DATCP says raw milk working group to form in Wisconsin; Questions on B.C.

David E. Gumpert, who will be in Newmarket next Thursday to hear the verdict in Michael Schmidt’s raw milk trial from a year ago, has just posted an update on exciting developments in Wisconsin. Here’s an excerpt:

DATCP chief Rod Nilsestuen, who yesterday ordered formation of a raw milk working group

“As I read various accounts of the situation regarding the British Columbia raw dairy that’s been targeted by authorities for supposedly tainted milk, I am drawn to Michael Schmidt’s advice (per his comment following my previous post): “We need to continuously reach out, educate and discuss in a respectful manner the issue.” I would go a step further and suggest we need to seek to develop a spirit of cooperation, rather than confrontation.

Of course, the obvious response is: Sometimes you need confrontation in order to arrive at cooperation.

In British Columbia, it seems that the issue is about high coliform counts rather than the discovery of pathogens in the dairy’s milk. The dairy’s owner indicates there was a problem for several weeks with the cows’ bedding material, which may have led to less than optimal sanitation.

Why wouldn’t the agriculture and public health authorities try to work with the dairy to confirm what the problem was, and help it correct any problems? That seems to be the question that comes up more often than it should. And in this situation, the dairy’s owner is quoted as asking the same question, wondering why the authorities wouldn’t want to help her improve her dairy’s safety as opposed to trying to shut her down.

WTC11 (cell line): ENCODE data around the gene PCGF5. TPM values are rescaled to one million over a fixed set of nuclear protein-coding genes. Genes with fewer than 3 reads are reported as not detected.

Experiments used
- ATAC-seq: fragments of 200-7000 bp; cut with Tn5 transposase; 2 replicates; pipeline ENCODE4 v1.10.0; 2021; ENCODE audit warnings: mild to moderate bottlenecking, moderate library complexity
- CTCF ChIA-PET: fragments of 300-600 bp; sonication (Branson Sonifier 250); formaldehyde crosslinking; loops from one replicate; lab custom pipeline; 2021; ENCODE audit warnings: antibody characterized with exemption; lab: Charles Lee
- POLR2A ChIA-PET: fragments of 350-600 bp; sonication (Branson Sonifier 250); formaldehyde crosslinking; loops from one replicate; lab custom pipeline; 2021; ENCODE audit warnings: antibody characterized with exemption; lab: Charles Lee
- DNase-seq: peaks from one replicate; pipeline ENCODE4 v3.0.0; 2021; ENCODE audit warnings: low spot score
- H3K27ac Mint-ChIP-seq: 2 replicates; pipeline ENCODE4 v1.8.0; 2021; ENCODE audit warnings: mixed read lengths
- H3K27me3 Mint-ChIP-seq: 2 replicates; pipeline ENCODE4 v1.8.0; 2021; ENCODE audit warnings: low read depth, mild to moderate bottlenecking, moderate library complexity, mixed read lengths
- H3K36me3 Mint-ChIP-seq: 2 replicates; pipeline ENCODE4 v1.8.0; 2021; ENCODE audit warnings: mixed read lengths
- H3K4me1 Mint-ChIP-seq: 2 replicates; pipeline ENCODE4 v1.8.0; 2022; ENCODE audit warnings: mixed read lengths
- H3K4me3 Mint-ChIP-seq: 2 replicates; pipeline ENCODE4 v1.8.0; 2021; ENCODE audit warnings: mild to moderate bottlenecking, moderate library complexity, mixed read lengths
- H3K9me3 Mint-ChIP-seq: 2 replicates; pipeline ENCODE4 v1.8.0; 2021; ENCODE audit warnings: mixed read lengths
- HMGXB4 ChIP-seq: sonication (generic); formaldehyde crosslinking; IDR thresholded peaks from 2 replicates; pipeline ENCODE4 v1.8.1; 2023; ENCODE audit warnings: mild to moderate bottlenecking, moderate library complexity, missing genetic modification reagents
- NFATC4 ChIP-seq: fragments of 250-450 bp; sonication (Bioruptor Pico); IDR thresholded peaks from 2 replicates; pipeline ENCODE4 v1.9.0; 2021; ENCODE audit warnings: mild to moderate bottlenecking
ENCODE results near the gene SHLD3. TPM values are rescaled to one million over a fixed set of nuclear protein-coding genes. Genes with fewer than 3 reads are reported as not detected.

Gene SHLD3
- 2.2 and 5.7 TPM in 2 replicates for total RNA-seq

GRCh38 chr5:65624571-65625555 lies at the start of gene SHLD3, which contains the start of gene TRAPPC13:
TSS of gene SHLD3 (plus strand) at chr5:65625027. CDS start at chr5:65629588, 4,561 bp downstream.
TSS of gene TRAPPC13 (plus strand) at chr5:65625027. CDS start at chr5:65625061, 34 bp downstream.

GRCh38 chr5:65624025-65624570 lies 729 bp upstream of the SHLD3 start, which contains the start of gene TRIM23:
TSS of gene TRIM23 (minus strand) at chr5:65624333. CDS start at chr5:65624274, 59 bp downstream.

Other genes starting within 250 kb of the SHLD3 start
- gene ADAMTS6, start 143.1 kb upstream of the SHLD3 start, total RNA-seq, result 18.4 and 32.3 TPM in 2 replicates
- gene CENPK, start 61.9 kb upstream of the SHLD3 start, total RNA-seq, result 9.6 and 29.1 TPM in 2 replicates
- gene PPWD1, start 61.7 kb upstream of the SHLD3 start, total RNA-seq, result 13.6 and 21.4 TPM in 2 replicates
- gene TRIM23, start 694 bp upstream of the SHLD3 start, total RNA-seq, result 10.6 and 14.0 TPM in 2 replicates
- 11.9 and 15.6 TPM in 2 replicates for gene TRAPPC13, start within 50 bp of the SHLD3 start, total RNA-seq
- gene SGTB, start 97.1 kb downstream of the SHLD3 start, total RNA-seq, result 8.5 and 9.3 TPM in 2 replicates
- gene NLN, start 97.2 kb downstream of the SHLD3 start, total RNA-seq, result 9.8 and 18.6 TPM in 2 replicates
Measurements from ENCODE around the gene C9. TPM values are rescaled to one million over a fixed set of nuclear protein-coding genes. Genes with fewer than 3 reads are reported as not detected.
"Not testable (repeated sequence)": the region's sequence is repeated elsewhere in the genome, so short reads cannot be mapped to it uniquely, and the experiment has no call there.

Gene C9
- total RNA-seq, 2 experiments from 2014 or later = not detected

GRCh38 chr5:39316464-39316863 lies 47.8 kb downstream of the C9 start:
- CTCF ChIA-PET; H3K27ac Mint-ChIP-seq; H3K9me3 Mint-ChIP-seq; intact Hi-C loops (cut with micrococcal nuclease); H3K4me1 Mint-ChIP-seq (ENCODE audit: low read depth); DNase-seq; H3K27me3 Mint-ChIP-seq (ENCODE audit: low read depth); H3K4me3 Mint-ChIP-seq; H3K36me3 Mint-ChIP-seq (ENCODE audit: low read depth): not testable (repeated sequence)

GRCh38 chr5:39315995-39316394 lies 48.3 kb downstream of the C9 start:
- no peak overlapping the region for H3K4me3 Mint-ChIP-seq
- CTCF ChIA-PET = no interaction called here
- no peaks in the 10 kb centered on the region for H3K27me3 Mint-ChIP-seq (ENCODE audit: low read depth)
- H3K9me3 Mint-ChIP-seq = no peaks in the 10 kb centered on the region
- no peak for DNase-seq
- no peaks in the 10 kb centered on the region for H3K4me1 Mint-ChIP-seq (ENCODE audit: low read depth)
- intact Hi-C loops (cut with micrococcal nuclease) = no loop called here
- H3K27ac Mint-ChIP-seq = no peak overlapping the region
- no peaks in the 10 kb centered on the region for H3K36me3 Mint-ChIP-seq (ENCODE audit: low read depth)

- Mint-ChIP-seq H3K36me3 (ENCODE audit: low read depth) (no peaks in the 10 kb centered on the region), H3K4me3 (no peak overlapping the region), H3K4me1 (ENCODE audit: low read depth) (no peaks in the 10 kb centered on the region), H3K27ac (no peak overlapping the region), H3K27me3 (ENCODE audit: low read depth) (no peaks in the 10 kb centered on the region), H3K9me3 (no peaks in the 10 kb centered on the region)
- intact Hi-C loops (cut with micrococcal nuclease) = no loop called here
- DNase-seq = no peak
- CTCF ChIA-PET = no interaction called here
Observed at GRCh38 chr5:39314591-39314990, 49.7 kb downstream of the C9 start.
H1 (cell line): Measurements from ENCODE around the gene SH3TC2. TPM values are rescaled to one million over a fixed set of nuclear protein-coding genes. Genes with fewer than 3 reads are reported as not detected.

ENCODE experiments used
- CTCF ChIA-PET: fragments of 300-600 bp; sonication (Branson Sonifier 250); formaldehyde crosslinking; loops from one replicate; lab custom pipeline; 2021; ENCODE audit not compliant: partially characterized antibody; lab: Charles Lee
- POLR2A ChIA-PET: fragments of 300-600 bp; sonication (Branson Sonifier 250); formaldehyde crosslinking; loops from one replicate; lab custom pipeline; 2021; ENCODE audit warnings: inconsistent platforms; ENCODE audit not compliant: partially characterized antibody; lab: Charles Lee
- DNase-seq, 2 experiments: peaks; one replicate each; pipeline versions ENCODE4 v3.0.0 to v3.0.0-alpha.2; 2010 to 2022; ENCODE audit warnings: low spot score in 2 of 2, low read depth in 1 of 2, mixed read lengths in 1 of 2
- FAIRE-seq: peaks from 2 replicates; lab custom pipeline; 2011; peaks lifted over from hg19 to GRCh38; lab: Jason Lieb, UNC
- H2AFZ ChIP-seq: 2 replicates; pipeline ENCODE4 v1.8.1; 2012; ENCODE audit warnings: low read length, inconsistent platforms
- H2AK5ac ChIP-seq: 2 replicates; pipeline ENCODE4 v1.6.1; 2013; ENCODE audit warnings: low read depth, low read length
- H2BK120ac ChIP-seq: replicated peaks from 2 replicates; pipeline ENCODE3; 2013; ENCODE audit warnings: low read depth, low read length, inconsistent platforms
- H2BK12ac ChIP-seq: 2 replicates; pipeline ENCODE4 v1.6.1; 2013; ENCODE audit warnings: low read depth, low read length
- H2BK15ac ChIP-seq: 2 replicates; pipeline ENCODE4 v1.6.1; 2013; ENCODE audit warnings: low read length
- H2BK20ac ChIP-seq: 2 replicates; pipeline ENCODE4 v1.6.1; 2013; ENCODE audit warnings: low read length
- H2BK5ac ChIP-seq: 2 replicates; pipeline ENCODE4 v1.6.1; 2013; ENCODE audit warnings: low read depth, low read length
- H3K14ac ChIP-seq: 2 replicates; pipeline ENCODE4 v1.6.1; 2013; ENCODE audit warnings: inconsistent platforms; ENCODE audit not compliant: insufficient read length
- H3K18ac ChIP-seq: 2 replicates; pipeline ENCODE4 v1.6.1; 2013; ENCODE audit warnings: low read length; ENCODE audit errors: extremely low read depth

I agree it’s tough to keep seeking dialogue and cooperation when all that happens is you get sand thrown in your face. Yet today there is word that Wisconsin’s head of the Department of Agriculture, Trade and Consumer Protection is sending new peace signals over the continuing confrontation there over raw milk. DATCP’s head, Rod Nilsestuen, announced formation of a “raw milk working group,” which will include twenty academics, public health officials, dairy processors, consumers, and farmers. Among the farmers is Mark Zinniker, whose farm was closed late last year after an outbreak of illness attributed by public health officials to pathogens in his dairy’s raw milk….”

Get the full scoop from The Complete Patient blog.

For details on next Thursday’s post-court rally, see our Events page.


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